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Automated calibration of multi-sensor optical shape measurement system

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thesis
posted on 03.07.2018, 10:17 authored by Olatokunbo O. Ogundana
A multi-sensor optical shape measurement system (SMS) based on the fringe projection method and temporal phase unwrapping has recently been commercialised as a result of its easy implementation, computer control using a spatial light modulator, and fast full-field measurement. The main advantage of a multi-sensor SMS is the ability to make measurements for 360° coverage without the requirement for mounting the measured component on translation and/or rotation stages. However, for greater acceptance in industry, issues relating to a user-friendly calibration of the multi-sensor SMS in an industrial environment for presentation of the measured data in a single coordinate system need to be addressed. The calibration of multi-sensor SMSs typically requires a calibration artefact, which consequently leads to significant user input for the processing of calibration data, in order to obtain the respective sensor's optimal imaging geometry parameters. The imaging geometry parameters provide a mapping from the acquired shape data to real world Cartesian coordinates. However, the process of obtaining optimal sensor imaging geometry parameters (which involves a nonlinear numerical optimization process known as bundle adjustment), requires labelling regions within each point cloud as belonging to known features of the calibration artefact. This thesis describes an automated calibration procedure which ensures that calibration data is processed through automated feature detection of the calibration artefact, artefact pose estimation, automated control point selection, and finally bundle adjustment itself. [Continues.]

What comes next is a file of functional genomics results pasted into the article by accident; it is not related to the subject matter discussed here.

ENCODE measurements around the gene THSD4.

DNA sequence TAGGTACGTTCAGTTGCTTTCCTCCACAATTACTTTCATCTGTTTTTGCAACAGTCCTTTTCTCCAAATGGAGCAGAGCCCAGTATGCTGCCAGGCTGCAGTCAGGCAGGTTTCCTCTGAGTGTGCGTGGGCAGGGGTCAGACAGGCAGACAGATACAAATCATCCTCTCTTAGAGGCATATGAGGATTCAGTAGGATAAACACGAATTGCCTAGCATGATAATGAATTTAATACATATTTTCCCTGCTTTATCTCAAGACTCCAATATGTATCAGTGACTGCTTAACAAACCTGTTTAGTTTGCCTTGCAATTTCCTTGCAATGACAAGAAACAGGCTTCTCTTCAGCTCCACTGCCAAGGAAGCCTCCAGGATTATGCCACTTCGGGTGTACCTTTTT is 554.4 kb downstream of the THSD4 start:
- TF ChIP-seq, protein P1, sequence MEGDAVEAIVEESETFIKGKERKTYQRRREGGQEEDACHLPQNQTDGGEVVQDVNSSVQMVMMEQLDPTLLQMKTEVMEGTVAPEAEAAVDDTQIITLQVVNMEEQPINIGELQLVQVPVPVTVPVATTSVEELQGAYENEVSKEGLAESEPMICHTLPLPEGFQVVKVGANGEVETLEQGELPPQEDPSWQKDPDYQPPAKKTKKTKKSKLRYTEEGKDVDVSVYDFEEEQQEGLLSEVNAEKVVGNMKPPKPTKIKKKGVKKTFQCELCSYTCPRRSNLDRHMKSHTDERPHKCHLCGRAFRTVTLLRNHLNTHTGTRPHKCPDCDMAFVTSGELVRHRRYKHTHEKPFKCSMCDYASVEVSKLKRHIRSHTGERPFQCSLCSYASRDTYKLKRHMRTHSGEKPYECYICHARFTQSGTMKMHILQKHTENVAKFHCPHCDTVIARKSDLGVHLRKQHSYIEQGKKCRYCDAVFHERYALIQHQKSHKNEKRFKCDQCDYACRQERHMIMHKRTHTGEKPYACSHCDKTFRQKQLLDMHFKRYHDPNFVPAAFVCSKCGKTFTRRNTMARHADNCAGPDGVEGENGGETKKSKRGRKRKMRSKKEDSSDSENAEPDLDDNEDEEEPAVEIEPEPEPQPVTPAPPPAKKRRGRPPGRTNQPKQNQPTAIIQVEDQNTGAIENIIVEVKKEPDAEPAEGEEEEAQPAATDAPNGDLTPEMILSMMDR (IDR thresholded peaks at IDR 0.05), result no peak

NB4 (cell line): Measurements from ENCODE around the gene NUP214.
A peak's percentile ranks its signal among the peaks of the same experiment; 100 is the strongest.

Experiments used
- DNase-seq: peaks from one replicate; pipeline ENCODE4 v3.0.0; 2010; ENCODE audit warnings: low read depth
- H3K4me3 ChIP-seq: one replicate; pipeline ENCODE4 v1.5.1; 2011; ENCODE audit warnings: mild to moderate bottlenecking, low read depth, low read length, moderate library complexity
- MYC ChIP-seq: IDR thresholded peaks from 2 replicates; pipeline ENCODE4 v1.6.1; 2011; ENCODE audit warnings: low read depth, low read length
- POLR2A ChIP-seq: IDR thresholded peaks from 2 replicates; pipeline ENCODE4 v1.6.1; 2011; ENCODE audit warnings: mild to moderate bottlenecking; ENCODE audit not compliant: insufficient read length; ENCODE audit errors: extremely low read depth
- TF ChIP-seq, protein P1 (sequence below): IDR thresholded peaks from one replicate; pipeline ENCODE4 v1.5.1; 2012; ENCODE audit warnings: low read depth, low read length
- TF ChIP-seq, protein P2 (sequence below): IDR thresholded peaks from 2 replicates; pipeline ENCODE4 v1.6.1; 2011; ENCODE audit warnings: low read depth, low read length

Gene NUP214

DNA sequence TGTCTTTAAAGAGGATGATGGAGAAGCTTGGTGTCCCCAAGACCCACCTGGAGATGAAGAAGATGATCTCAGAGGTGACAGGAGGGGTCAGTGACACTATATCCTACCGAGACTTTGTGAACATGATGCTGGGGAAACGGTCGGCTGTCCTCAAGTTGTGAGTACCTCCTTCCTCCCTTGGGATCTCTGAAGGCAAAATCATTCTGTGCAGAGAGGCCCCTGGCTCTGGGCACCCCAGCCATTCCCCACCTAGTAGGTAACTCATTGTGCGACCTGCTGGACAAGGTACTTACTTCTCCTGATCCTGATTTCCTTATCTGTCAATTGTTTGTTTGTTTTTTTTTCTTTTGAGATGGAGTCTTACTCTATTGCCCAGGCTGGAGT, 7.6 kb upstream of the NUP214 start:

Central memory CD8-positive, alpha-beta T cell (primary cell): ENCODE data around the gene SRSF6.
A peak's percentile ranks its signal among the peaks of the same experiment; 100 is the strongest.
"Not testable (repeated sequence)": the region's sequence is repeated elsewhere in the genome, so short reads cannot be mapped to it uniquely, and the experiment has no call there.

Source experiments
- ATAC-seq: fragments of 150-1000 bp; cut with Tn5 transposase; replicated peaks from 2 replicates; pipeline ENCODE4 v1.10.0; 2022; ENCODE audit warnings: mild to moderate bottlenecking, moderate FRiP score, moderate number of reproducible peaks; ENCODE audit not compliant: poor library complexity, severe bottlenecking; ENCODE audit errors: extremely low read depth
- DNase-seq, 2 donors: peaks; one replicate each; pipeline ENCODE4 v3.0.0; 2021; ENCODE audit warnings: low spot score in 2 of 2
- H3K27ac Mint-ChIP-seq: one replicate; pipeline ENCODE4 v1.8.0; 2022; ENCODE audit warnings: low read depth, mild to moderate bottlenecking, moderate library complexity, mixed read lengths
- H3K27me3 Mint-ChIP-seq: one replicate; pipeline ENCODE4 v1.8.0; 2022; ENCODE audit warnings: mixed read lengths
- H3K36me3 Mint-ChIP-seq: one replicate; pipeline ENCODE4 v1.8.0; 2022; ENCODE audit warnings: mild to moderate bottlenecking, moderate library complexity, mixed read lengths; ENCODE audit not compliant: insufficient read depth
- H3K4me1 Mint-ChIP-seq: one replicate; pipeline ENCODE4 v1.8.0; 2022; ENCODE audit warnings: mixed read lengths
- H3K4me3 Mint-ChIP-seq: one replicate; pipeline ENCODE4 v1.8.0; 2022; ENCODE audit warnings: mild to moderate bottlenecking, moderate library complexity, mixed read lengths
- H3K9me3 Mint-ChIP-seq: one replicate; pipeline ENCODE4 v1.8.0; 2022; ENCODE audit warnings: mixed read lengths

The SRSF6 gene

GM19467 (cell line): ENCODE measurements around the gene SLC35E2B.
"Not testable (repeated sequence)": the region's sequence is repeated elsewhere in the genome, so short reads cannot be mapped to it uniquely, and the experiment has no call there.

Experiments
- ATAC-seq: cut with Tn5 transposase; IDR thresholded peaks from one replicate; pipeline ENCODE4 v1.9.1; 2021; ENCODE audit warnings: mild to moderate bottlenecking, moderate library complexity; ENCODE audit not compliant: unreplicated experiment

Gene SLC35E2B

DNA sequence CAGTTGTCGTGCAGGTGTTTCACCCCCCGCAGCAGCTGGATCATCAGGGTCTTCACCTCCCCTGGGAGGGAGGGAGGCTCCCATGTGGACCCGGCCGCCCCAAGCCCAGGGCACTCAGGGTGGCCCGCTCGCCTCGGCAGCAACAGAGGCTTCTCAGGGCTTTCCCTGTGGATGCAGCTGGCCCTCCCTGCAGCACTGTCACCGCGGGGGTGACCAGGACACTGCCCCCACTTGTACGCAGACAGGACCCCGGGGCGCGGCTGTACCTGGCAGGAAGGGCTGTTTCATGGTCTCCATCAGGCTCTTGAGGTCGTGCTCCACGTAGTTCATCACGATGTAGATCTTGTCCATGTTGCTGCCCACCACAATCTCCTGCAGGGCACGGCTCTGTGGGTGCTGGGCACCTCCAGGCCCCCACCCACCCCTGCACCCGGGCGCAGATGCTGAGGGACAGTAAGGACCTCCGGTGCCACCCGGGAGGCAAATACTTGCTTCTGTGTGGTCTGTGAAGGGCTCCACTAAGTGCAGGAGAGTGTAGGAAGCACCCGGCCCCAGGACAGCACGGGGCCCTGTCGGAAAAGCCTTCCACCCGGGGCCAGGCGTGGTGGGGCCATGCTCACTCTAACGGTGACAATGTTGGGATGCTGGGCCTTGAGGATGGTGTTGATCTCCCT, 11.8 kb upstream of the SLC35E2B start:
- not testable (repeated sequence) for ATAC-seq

Funding

Loughborough University and Airbus UK Ltd (scholarship).

History

School

  • Mechanical, Electrical and Manufacturing Engineering

Publisher

© Olatokunbo Omodele Ogundana

Publisher statement

This work is made available according to the conditions of the Creative Commons Attribution-NonCommercial-NoDerivatives 4.0 International (CC BY-NC-ND 4.0) licence. Full details of this licence are available at: https://creativecommons.org/licenses/by-nc-nd/4.0/

Publication date

2007

Notes

A Doctoral Thesis. Submitted in partial fulfilment of the requirements for the award of Doctor of Philosophy at Loughborough University.

Language

en

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